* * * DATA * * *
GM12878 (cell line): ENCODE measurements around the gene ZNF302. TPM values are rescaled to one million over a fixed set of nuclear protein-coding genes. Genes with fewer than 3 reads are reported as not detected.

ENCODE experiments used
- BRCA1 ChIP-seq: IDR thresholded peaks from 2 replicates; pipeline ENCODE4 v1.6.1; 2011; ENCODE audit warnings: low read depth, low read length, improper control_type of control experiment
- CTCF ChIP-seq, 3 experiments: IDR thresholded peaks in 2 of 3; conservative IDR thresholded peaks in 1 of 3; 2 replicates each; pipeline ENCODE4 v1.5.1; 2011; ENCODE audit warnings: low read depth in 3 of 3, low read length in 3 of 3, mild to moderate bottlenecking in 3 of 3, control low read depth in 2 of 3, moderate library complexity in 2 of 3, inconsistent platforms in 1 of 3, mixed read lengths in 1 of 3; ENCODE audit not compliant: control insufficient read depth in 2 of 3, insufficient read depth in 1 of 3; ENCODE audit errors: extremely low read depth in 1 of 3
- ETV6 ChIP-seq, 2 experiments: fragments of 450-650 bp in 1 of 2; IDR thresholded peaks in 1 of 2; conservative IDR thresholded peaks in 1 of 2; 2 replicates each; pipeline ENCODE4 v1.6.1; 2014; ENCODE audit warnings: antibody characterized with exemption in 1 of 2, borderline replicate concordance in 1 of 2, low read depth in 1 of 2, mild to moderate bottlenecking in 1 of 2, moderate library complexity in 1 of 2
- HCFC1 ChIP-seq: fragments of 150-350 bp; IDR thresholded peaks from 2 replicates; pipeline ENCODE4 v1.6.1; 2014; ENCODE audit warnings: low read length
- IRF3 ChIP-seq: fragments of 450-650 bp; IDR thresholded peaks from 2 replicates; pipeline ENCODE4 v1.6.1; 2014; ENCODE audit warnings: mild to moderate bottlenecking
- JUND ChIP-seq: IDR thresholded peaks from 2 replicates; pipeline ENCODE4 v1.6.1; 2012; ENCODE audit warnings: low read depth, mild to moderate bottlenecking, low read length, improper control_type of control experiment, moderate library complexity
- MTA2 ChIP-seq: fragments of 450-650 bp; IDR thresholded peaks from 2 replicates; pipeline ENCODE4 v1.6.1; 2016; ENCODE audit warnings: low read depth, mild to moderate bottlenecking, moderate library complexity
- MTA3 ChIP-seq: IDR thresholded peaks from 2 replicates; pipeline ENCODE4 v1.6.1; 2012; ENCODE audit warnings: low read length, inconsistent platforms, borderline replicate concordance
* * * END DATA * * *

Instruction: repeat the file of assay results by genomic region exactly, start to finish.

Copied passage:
GM12878 (cell line): ENCODE measurements around the gene ZNF302. TPM values are rescaled to one million over a fixed set of nuclear protein-coding genes. Genes with fewer than 3 reads are reported as not detected.

ENCODE experiments used
- BRCA1 ChIP-seq: IDR thresholded peaks from 2 replicates; pipeline ENCODE4 v1.6.1; 2011; ENCODE audit warnings: low read depth, low read length, improper control_type of control experiment
- CTCF ChIP-seq, 3 experiments: IDR thresholded peaks in 2 of 3; conservative IDR thresholded peaks in 1 of 3; 2 replicates each; pipeline ENCODE4 v1.5.1; 2011; ENCODE audit warnings: low read depth in 3 of 3, low read length in 3 of 3, mild to moderate bottlenecking in 3 of 3, control low read depth in 2 of 3, moderate library complexity in 2 of 3, inconsistent platforms in 1 of 3, mixed read lengths in 1 of 3; ENCODE audit not compliant: control insufficient read depth in 2 of 3, insufficient read depth in 1 of 3; ENCODE audit errors: extremely low read depth in 1 of 3
- ETV6 ChIP-seq, 2 experiments: fragments of 450-650 bp in 1 of 2; IDR thresholded peaks in 1 of 2; conservative IDR thresholded peaks in 1 of 2; 2 replicates each; pipeline ENCODE4 v1.6.1; 2014; ENCODE audit warnings: antibody characterized with exemption in 1 of 2, borderline replicate concordance in 1 of 2, low read depth in 1 of 2, mild to moderate bottlenecking in 1 of 2, moderate library complexity in 1 of 2
- HCFC1 ChIP-seq: fragments of 150-350 bp; IDR thresholded peaks from 2 replicates; pipeline ENCODE4 v1.6.1; 2014; ENCODE audit warnings: low read length
- IRF3 ChIP-seq: fragments of 450-650 bp; IDR thresholded peaks from 2 replicates; pipeline ENCODE4 v1.6.1; 2014; ENCODE audit warnings: mild to moderate bottlenecking
- JUND ChIP-seq: IDR thresholded peaks from 2 replicates; pipeline ENCODE4 v1.6.1; 2012; ENCODE audit warnings: low read depth, mild to moderate bottlenecking, low read length, improper control_type of control experiment, moderate library complexity
- MTA2 ChIP-seq: fragments of 450-650 bp; IDR thresholded peaks from 2 replicates; pipeline ENCODE4 v1.6.1; 2016; ENCODE audit warnings: low read depth, mild to moderate bottlenecking, moderate library complexity
- MTA3 ChIP-seq: IDR thresholded peaks from 2 replicates; pipeline ENCODE4 v1.6.1; 2012; ENCODE audit warnings: low read length, inconsistent platforms, borderline replicate concordance